ORLANDO, Fla. – Tyrrell Hatton lost his swing on his back nine without losing his head, a small victory. On Friday he faced a tough test in Bay Hill and was only surprised at what he saw when he finished.
His tidy short game was strong enough to take him ahead with Sung Kang who went to the Arnold Palmer Invitational over the weekend.
“I had no idea where he was going,” said Hatton after a 3-under 69 in a wind that came from the opposite direction. “Just happy to enter the club house without damage, really.”
Kang has killed four of his last seven holes for a 68.
Matt Every thought was fantastic that his 65 in the opening round was 20 better shots than his previous round in the PGA Tour. The following day was not so impressive 18 more points, an 83 that allowed him to join to the wrong list in the annals of the PGA Tour going from the 18-hole advantage to the free weekend.
He has lost the cut of a blow.
“I really didn’t see it coming, to be honest,” said Every, who is rarely anything but honest. “But it happens. In a way, it happens to me quite a lot.”
His last three rounds in the PGA Tour date back to a week ago at the Honda Classic: 85-65-83. He was his first player from Camilo Villegas in the 2013 Honda Classic to go from the first round to a missed cut.
Talor Gooch did a little better. He followed a 67 with an 80 and cut the number.
Phil Mickelson, who opened with a 77, punched a 239-yard 5-inch iron on the water at 7 feet for an eagle on the sixth par-5 to get the three-hole cutting number to play. He ended up with a double bogey and this year he missed the cut for the fourth time.
It is the first time in 25 years that Mickelson has lost four cuts before the Masters.
“I thought it was a really difficult golf course, and I liked the challenge of trying to play in this kind of conditions,” said Mickelson. “And I’m a little frustrated that I didn’t leave at the beginning of your year that I would like. I don’t get discouraged. I don’t feel so far.”
Henrik Stenson also opened with a 77. He struggled to give himself the chance to cut. And he also took a double bogey in his last hole to skip the cut for the second time in 12 appearances in Bay Hill.
The average score was 74.08, the highest in Bay Hill since the 2011 opening round.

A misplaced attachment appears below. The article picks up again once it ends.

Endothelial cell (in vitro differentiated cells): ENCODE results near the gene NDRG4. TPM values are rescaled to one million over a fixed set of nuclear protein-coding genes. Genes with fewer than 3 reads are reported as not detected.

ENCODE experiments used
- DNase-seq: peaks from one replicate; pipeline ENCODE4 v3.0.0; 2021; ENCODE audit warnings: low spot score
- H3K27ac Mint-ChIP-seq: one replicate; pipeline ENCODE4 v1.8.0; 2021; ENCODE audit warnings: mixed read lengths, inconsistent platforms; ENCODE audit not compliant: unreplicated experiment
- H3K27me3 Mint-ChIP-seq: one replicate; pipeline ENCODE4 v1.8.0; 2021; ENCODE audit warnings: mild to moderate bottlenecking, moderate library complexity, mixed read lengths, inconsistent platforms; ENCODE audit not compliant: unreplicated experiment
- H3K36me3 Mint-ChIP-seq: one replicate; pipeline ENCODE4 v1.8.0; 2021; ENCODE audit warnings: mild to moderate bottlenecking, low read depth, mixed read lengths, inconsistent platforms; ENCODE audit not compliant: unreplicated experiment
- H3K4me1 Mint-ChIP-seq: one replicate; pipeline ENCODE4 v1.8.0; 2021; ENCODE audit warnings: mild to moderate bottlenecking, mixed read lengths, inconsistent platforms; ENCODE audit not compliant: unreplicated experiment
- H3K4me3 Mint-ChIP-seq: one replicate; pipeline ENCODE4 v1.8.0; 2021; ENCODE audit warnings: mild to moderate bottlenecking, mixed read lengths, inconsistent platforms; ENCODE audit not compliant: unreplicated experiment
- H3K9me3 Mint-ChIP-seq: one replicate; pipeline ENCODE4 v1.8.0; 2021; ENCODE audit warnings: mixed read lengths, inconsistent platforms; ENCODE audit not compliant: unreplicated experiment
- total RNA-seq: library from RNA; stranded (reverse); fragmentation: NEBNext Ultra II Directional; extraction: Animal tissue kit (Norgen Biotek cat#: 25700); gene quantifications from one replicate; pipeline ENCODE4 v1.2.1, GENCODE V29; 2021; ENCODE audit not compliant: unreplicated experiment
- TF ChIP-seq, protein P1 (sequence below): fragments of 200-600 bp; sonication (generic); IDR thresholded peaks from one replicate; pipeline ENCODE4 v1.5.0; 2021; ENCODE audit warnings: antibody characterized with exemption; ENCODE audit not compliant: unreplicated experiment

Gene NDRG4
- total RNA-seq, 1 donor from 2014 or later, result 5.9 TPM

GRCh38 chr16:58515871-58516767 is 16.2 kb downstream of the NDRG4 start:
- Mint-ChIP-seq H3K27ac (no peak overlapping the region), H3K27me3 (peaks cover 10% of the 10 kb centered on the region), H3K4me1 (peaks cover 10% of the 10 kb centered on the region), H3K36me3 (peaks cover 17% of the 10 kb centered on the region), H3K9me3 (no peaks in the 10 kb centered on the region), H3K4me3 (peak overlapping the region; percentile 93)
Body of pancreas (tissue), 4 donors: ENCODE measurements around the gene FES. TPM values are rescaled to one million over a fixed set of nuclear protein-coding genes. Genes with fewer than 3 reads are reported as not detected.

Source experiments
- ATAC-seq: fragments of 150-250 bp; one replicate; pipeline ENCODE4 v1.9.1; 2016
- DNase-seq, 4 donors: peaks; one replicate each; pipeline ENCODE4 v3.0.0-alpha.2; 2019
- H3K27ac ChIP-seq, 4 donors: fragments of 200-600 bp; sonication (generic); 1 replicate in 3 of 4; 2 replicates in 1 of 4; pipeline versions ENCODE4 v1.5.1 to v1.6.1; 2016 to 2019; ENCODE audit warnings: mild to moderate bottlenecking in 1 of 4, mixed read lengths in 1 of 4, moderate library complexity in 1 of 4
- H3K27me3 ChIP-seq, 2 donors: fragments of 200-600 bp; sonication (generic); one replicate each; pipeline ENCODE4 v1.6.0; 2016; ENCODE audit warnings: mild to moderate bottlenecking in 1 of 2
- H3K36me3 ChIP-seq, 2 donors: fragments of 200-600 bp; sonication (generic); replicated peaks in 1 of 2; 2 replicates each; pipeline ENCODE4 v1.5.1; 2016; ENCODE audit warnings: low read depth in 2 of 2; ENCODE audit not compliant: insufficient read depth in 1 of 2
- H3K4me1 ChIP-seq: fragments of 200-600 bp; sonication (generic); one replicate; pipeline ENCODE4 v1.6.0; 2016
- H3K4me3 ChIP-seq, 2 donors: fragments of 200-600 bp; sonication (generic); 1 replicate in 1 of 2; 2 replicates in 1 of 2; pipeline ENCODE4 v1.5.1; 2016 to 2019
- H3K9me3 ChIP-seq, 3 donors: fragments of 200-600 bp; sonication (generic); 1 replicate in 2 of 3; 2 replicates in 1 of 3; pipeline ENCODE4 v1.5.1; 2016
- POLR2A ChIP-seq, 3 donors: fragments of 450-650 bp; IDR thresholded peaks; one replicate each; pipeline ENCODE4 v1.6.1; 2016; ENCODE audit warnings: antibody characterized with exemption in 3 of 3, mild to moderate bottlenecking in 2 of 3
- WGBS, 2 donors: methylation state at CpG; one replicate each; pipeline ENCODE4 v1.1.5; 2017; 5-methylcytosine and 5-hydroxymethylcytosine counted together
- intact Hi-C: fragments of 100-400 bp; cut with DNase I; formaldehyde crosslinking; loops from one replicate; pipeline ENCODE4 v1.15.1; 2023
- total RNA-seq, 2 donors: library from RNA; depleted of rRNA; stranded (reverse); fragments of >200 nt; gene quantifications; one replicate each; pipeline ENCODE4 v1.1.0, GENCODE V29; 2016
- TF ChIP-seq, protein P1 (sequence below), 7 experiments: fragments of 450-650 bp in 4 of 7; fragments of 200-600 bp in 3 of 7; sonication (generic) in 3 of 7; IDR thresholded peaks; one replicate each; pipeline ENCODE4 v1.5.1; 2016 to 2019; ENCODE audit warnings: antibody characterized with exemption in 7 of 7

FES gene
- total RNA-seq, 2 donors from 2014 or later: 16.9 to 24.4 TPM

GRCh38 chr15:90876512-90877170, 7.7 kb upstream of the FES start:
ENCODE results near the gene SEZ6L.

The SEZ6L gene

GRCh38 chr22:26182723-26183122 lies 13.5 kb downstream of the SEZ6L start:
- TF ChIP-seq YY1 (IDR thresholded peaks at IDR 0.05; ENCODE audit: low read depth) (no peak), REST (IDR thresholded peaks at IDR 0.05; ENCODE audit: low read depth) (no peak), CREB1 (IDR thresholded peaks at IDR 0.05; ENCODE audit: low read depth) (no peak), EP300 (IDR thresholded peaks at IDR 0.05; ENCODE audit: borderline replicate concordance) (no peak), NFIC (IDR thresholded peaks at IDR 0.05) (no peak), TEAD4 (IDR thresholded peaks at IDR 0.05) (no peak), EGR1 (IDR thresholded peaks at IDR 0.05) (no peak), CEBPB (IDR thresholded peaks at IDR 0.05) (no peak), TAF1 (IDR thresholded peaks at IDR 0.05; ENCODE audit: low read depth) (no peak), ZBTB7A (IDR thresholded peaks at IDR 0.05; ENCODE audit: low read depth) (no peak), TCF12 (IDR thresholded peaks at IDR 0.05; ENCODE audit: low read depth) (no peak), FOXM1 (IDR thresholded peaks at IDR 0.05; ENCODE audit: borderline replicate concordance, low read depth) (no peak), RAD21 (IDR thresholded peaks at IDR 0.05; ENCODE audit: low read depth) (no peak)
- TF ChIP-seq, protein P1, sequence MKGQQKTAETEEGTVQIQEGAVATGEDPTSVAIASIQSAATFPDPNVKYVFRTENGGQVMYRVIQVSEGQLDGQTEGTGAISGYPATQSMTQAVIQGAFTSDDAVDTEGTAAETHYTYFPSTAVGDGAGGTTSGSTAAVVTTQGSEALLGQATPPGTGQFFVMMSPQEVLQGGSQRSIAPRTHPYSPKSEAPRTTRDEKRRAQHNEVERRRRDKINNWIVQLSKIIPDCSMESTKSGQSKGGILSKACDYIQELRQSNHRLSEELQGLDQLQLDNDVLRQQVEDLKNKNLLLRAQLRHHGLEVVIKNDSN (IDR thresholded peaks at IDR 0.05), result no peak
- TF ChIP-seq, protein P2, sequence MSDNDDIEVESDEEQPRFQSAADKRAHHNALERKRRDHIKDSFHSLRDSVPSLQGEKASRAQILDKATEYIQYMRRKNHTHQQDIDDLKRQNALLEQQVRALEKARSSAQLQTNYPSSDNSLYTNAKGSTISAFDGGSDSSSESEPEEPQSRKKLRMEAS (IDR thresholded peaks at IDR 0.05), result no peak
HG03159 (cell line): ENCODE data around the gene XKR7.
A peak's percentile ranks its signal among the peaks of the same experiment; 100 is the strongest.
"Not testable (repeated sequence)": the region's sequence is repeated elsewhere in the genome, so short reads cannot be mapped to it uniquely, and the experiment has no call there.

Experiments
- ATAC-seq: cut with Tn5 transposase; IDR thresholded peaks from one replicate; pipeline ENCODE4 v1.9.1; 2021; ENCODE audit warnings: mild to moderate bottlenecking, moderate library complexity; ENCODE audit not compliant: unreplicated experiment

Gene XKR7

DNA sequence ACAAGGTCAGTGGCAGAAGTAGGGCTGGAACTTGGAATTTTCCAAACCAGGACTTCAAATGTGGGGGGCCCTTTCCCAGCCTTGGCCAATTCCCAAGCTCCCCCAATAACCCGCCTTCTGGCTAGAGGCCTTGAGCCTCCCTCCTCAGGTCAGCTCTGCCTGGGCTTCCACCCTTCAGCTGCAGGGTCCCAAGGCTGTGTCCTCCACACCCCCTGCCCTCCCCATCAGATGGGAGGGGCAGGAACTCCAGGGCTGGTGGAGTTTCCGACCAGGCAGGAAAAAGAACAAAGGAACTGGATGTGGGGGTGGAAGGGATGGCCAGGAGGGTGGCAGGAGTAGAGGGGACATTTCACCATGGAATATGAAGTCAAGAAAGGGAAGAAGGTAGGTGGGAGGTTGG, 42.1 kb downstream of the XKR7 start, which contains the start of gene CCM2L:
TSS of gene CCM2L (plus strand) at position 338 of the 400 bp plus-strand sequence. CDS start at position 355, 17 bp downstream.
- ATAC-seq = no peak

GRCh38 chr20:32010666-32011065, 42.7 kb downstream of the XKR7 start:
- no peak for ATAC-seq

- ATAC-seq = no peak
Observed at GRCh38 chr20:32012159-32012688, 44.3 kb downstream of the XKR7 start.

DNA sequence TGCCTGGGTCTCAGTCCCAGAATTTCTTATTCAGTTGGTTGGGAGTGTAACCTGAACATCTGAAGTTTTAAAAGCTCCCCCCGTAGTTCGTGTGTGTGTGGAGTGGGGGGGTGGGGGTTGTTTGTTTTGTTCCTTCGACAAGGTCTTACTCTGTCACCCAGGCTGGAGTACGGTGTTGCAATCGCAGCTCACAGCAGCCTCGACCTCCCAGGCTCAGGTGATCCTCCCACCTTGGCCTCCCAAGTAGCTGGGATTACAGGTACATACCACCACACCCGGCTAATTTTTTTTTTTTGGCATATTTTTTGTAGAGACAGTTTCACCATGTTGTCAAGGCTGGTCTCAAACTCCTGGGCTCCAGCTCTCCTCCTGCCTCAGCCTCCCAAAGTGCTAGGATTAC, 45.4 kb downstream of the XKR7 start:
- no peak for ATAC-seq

And he left a 69-man camp for the weekend that is up for grabs.
Hatton and Kang were at 7-under 137, the highest score to take on Bay Hill in 10 years.
Danny Lee had the low group of the day, a 67, which left a shot behind him.
McIlroy, Honda Classic winner Sungjae Im (69) and Harris English (70) were two shots behind 5 under. Another draw back was a group that included Patrick Reed, who had another 70 in his offer to win his second consecutive tournament.
Hatton is making up for lost time from an accident in the strangest places. He was participating in the Par 3 Tournament to the Masters three years ago, when he was blocked by storms and slipped on pine straw, injuring his right wrist as he prepared for the fall. He tried to shoot cortisone to buy time and finally felt that the only option was surgery after the European Tour ended his season last November.
The Englishman came out longer than expected, but returned to Mexico City by winning for sixth place at the World Golf Championships, and now has a 36-hole share of the advantage at Bay Hill.
McIlroy was happy to be still within range.
His lap looked as though he could be canceled when he was caught in the trees to the right of the eighth fairway and double bogey, this after a long-distance three-put bogey on the seventh par-3.
He killed his next hole, limited the errors to one bogey on the back nine and ended up in good shape.
“It was a struggle. I think I made it more tiring than necessary,” said McIlroy. “The conditions were difficult, the greens are firming up, the wind has gone from a different direction today, so this has also made things a little interesting … They are still there in the golf tournament.”